Week 9

  • How has your upbringing/schooling shaped how you “read the world?” What biases and lenses do you bring to the classroom? How might we unlearn / work against these biases?

This is kind of a hard question since most of a person’s “biases” are unknown to themselves. I’m sure I have many “biases” that I live my life with every day and am completely unaware of.
My time in elementary and high school was very multicultural and was surprisingly inclusive to other sexual orientations. I feel because of my experiences in school I became more accepting and understanding of other people’s culture and sexuality.

other than that I often see the world around me as a very white-dominated environment where company greed will often squash and oppress people around them. I personally see corporations as “the bad guy” this is likely due to the views I have gained from school when reading about poverty, sexual assault white supremacy, and cover-up stories related to companies and businessmen. I know that my thoughts on this are very extreme and have recently been trying to be more understanding and openminded when dealing with large corporations but still have this view on them.

Like many people, I don’t like reading information about things I do not agree with. So for me as an educator, I’m sure I will read many papers from students and teach topics that I will not agree with politically. I will have to learn to contain my personal opinion so the students are able to develop their own.

Week 8

  • What examples of citizenship education do you remember from your K-12 schooling? What types of citizenship (e.g. which of the three types mentioned in the article) were the focus? Explore what this approach to the curriculum made (im)possible in regards to citizenship.

I remember doing lots of different activities during my time in school that would be considered citizenship education. Throughout elementary school, we did different types of charities as well as community activities to spread awareness. We took part in terry fox day where we were taught about cancer, what it is and how it affects people’s lives, so we as a school went for an hour-long walk to raises awareness and also raise money to donate for cancer treatment. I would consider this to be the Personally responsible citizen, the students didn’t do any of the planning but did donate some money and also help raise awareness, the teachers, on the other hand, was Participatory Citizen. they were teaching us (the students) about the issue and did all the setup for the event to happen.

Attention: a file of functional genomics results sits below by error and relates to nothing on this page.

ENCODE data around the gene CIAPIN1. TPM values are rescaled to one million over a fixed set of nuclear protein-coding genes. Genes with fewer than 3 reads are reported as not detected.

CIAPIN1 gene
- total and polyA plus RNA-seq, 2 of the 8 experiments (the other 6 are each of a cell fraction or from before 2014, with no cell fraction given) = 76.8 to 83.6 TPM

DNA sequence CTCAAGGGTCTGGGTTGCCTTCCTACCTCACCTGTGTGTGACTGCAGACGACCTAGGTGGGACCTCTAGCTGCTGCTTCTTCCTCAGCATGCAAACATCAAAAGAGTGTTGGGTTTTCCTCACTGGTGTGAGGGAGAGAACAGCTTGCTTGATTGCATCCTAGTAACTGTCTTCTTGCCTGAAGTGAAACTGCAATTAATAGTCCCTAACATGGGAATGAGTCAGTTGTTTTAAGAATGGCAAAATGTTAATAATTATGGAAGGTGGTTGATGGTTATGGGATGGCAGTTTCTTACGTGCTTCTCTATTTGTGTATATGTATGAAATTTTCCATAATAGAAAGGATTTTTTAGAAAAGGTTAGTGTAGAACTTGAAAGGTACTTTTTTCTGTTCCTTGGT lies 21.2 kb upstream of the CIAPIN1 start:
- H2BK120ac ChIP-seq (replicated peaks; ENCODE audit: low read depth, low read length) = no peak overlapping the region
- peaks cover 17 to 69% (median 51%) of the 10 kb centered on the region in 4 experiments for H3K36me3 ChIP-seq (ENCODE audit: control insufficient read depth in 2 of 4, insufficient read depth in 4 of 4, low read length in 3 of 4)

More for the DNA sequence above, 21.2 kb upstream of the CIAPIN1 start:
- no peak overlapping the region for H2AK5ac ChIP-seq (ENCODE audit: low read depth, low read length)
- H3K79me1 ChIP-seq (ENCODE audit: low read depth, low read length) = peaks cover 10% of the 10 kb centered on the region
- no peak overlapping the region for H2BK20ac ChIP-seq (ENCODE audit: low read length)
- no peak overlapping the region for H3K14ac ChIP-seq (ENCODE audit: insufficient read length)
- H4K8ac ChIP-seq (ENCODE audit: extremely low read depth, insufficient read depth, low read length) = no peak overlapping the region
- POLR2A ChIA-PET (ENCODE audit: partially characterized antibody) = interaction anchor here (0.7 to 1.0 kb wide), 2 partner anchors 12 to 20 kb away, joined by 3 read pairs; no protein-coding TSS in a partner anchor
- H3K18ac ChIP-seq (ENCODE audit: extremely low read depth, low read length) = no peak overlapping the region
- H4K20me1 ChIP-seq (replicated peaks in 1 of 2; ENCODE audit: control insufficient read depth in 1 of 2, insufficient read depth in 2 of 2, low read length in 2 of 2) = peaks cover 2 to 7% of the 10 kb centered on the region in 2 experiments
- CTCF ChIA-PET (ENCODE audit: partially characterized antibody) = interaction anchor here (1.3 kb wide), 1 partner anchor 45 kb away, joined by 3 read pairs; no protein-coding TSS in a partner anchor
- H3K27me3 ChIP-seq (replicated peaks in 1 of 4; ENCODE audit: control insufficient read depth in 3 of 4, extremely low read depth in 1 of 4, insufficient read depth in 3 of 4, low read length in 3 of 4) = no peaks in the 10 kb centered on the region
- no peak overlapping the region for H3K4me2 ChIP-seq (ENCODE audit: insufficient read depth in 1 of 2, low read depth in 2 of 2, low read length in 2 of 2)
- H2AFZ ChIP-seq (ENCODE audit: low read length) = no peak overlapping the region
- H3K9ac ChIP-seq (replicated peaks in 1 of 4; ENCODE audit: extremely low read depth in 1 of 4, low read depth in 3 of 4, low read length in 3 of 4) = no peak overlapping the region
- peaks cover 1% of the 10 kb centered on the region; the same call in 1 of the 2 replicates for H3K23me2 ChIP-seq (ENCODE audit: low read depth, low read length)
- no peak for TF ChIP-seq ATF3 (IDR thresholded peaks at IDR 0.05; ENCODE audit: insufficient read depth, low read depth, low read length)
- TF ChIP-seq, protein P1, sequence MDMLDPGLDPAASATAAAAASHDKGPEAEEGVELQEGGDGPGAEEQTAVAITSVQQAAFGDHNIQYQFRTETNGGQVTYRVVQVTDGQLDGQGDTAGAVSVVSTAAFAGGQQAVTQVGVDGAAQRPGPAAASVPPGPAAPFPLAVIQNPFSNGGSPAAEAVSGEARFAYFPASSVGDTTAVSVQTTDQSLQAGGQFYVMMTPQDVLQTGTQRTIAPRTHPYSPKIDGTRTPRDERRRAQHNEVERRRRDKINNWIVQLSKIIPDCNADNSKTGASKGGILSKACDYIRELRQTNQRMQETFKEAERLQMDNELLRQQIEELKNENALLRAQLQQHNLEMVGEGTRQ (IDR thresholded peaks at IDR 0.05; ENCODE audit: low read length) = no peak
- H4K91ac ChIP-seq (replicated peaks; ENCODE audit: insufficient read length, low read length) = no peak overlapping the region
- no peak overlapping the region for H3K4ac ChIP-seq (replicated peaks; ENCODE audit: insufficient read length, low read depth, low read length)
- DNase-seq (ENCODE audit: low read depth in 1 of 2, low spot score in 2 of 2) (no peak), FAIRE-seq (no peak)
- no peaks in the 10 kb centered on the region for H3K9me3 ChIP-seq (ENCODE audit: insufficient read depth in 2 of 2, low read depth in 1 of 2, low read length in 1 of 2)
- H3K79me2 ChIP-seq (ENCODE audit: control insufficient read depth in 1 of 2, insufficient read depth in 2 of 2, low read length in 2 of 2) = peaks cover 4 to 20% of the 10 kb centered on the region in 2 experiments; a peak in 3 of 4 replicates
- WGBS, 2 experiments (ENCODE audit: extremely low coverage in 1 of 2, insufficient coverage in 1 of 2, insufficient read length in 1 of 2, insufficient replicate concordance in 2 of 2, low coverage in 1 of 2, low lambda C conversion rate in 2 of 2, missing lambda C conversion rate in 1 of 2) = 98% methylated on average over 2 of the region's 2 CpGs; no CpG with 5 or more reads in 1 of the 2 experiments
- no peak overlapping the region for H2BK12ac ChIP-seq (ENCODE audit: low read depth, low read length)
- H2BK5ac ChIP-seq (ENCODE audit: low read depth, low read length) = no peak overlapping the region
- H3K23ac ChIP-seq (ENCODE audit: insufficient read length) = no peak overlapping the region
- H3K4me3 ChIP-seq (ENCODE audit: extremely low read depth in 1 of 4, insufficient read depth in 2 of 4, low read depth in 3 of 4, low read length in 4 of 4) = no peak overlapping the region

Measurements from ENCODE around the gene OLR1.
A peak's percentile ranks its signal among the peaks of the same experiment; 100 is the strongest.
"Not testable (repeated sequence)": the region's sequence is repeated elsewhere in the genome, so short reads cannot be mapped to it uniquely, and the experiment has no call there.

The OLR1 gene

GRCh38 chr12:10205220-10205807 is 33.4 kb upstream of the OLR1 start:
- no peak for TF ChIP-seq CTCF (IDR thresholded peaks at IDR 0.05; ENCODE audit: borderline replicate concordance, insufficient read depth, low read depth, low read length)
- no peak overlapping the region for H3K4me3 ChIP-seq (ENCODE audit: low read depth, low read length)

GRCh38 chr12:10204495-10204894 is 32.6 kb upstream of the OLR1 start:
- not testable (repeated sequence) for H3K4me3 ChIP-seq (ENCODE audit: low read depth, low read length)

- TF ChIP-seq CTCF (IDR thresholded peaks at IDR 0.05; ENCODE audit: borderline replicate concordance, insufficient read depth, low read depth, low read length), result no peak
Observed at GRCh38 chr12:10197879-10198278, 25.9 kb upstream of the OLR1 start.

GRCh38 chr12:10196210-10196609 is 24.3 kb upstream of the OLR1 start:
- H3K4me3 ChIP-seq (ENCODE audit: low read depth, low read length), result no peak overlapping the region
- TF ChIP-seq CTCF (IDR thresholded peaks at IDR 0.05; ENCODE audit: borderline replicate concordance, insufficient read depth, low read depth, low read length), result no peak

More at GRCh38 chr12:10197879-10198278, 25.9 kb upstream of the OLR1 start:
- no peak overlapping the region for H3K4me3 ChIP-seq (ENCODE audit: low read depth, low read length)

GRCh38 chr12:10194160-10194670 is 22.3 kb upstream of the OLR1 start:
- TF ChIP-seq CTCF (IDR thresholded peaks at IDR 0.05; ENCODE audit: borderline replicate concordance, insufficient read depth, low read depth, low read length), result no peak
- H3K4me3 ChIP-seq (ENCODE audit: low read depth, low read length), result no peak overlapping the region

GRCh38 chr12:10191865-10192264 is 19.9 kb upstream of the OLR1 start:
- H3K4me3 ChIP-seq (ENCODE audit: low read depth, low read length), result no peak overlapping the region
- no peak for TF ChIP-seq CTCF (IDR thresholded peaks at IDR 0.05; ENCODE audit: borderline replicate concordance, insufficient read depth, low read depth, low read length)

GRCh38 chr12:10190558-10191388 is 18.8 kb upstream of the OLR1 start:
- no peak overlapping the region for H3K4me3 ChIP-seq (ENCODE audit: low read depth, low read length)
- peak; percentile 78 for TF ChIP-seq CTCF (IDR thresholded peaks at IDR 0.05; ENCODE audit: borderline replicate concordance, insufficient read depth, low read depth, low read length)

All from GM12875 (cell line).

We also took part in Earthday, during this time I remember my teacher telling us all about the environment and the key role it plays for humans and animals to live, and what we can do to keep it a clean and healthy place again this is the same type of citizenship happening here.

I don’t recall there being any examples of The Justice Oriented Citizen being present during my school experience. the only thing that I could argue is that through the education that they gave us some students may have felt inspired to tackle main issues head-on. but we were never explicitly instructed or encouraged to find these issues. Maybe it’s too large of an issue for a standard lesson plan to be built around? for example its a bit challenging for a teacher to build a lesson about tackling how we as a society use so much unnecessary waste, packaging and plastic that it’s damaging ecosystems around the world, and its giant manufacturing companies that are ignoring the facts of there actions to maintain profits.

week 7

I could not access the student’s email it said I didn’t have permission, so I will instead answer the prompts

  • What is the purpose of teaching Treaty Ed (specifically) or First Nations, Metis, and Inuit (FNMI) Content and Perspectives (generally) where there are few or no First Nations, Metis, Inuit peoples?

I feel there are two major reasons to have treaty education be taught even if there aren’t many people of that culture. the first reason is to eliminate some of the misconceptions and stereotypes that first nations people have, such as getting everything free, not having to pay taxes etc. while some of these things are truly many people don’t understand the full extent in which they apply. And some people don’t even know why the treaties were created in the first place, so having a better knowledge of our shared history will only benefit us as a people in the future. secondly, even if there is a small amount of the people living in the society they still have the right to learn about their history, benefits and even trauma that the treaties have given. A first nation’s person who is educated on what happened to their ancestors and how they can live with the treaties will not only be a benefit for themselves but for all, a more happy and educated society will benefit any community.

What does it mean for your understanding of the curriculum that “We are all treaty people”?